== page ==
With New Information, New Questions Arise in Aurora Priest Sex Abuse Case
By Hannah Leone
October 7, 2017
|Alfredo Pedraza-Arias (Kane County Sheriff's Office)|
Alfredo Pedraza-Arias, 51, has pleaded not guilty to multiple counts of aggravated criminal sexual abuse, which allege that he sexually abused two girls at Aurora's Sacred Heart Church between 2012 and 2014, when both girls were younger than six. He appeared in custody in the courtroom Friday, along with his attorney, David Camic; Assistant State's Attorney Reagan Pittman; a representative from the Rockford Diocese; and a Spanish translator.
Abrahamson said the trial, slated for November, may be affected by whether lawyers have access to a man who investigated the case for the Kane County Child Advocacy Center.
New material disclosed last week includes notes about interviews the investigator conducted that weren't turned in when they should have been, Camic said.
While lawyers would like to speak to the investigator, it was not clear if he remained with the Child Advocacy Center. The Kane County State's Attorney's office would not confirm the investigator's employment status, stating they don't comment on personnel matters.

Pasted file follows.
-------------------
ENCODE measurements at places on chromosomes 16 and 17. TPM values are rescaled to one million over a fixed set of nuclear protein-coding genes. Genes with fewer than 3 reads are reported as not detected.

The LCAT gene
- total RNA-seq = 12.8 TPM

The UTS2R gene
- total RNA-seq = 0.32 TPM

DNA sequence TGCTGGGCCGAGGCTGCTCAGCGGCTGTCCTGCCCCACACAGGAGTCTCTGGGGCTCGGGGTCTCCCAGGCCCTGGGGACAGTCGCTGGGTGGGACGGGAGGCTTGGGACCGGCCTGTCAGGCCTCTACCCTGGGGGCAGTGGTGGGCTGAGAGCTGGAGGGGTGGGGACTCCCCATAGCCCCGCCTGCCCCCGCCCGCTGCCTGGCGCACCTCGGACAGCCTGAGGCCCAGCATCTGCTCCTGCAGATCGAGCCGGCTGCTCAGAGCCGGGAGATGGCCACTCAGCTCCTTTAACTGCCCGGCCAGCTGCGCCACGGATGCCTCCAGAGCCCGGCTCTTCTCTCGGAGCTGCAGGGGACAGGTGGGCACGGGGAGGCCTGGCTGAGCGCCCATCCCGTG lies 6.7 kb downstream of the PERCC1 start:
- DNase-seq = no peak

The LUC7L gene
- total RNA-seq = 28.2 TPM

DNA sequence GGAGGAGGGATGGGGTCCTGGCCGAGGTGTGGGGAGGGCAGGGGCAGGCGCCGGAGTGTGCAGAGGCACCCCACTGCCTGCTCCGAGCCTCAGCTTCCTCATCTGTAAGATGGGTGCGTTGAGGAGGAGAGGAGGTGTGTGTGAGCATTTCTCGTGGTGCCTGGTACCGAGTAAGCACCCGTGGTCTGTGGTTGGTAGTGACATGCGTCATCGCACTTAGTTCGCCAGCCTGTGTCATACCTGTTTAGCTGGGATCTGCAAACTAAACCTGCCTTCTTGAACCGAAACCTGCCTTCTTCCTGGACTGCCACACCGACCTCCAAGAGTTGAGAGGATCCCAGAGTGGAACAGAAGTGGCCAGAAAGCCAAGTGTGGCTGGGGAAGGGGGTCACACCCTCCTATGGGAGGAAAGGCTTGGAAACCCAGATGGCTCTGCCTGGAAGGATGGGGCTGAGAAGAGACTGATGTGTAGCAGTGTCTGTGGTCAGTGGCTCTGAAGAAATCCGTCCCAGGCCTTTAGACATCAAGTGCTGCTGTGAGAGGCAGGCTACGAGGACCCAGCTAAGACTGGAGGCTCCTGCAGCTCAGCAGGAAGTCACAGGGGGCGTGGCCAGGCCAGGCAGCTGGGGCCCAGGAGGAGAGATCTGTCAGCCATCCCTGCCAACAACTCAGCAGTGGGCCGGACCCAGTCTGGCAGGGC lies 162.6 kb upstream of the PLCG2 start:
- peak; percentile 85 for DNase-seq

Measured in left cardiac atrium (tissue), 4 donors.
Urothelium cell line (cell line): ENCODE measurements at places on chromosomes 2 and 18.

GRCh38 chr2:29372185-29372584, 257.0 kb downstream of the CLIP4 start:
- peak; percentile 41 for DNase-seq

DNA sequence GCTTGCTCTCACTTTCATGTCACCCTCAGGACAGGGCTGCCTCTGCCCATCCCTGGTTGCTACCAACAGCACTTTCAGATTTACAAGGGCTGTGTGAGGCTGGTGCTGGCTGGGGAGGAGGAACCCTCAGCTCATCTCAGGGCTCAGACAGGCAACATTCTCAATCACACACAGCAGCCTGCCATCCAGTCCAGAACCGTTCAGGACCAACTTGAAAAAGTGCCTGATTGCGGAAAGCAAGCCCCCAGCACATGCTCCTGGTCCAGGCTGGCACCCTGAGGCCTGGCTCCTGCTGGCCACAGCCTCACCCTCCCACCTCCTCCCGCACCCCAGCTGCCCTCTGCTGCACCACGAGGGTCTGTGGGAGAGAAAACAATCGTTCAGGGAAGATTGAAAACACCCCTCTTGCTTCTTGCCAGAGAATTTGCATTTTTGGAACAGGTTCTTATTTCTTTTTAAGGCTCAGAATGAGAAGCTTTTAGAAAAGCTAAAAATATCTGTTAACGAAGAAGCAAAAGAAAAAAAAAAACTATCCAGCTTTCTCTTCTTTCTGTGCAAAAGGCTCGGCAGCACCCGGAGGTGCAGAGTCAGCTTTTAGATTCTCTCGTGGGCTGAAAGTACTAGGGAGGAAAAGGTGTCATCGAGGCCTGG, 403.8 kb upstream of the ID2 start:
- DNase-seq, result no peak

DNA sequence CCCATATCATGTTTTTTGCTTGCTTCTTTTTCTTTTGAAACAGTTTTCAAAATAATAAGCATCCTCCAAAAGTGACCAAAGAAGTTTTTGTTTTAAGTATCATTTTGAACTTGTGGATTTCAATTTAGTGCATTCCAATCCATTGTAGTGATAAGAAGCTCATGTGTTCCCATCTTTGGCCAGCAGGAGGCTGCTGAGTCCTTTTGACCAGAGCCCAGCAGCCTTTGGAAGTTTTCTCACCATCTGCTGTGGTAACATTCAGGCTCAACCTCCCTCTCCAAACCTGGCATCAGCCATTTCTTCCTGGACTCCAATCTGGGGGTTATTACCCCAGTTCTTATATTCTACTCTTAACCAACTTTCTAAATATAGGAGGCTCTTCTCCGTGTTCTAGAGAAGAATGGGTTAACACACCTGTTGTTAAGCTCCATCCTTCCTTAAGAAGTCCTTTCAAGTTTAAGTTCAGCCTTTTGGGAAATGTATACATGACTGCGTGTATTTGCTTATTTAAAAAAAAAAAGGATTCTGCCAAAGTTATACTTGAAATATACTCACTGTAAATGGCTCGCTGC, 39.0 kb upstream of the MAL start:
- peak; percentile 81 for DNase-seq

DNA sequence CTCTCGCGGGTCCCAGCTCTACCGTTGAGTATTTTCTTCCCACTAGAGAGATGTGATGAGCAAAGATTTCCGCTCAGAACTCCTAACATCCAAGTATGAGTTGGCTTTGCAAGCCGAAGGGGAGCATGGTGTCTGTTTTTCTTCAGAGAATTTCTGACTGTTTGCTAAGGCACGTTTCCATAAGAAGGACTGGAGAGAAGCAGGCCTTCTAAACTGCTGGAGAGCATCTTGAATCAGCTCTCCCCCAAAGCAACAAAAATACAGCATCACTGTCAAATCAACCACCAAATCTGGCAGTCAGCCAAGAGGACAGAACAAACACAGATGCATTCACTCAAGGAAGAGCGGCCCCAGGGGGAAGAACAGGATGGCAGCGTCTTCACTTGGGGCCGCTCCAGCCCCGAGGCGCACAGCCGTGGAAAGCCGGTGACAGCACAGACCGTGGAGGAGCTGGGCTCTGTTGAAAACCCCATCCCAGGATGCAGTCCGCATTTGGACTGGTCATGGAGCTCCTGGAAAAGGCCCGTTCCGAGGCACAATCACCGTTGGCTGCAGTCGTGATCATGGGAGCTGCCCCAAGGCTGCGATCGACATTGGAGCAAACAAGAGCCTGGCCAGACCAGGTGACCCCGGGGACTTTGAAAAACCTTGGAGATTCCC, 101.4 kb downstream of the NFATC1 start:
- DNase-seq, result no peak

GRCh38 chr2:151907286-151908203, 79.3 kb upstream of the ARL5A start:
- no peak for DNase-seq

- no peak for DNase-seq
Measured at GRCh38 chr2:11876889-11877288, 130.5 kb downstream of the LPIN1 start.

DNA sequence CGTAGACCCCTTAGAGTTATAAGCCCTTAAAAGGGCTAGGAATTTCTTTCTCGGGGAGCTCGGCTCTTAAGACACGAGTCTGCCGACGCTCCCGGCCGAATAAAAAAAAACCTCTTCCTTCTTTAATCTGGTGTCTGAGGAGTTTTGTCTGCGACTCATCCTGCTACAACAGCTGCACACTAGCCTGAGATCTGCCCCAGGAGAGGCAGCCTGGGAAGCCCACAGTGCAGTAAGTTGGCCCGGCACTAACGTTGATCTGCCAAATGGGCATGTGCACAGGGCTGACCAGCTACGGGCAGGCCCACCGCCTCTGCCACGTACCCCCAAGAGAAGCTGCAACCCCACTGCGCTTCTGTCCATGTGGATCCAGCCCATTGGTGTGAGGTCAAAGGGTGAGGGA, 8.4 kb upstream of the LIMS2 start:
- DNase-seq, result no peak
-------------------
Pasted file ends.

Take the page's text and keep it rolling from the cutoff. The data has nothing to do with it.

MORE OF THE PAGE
Both Pittman and Camic said they also had concerns about 200 new pages of information from the Catholic diocese. The judge ordered the diocese to address her questions about parts of the material within 14 days.
Meanwhile, a deportation order signed in June by a federal immigration judge means Arias could still be sent back to Colombia, where he is from. If that happens, prosecutors could ask to have him tried in absentia, but they've said it's unclear whether that would work or if he could be extradited for proceedings.
At a June federal hearing, Arias asked a judge to remove him from the country, prompting a judge to issue a deportation order, the Beacon-News reported. He waived his right to appeal the deportation order, said Immigration and Customs Enforcement spokeswoman Leticia Zamarripa.
"(Arias) is trying to use his deportation to avoid trial in this case and is trying to flee the jurisdiction," prosecutors stated in court filings.
In attempts to keep Arias away from immigration officials, the Kane County judge granted prosecutors' motions to raise his bail and remand him to the custody of the county judicial center. The first time, someone came up with the additional $10,000 bond and he was released, only to be picked up again by immigration officials. Prosecutors made another request, Abrahamson raised bail by another $100,000, and Arias returned July 28 to the jail, where he remained Friday evening.
Though prosecutors in September sought to have Arias' bond revoked, Pittman on Friday said his pending deportation is no longer a pressing concern. She cited the length of time he has been back in jail as an indicator he would remain there. Camic said the parishioners who came up with earlier bonds had run out of money.
Immigration officials previously said they would take Arias back into custody if he were released from the jail again and execute the deportation order once his criminal case goes through the court system.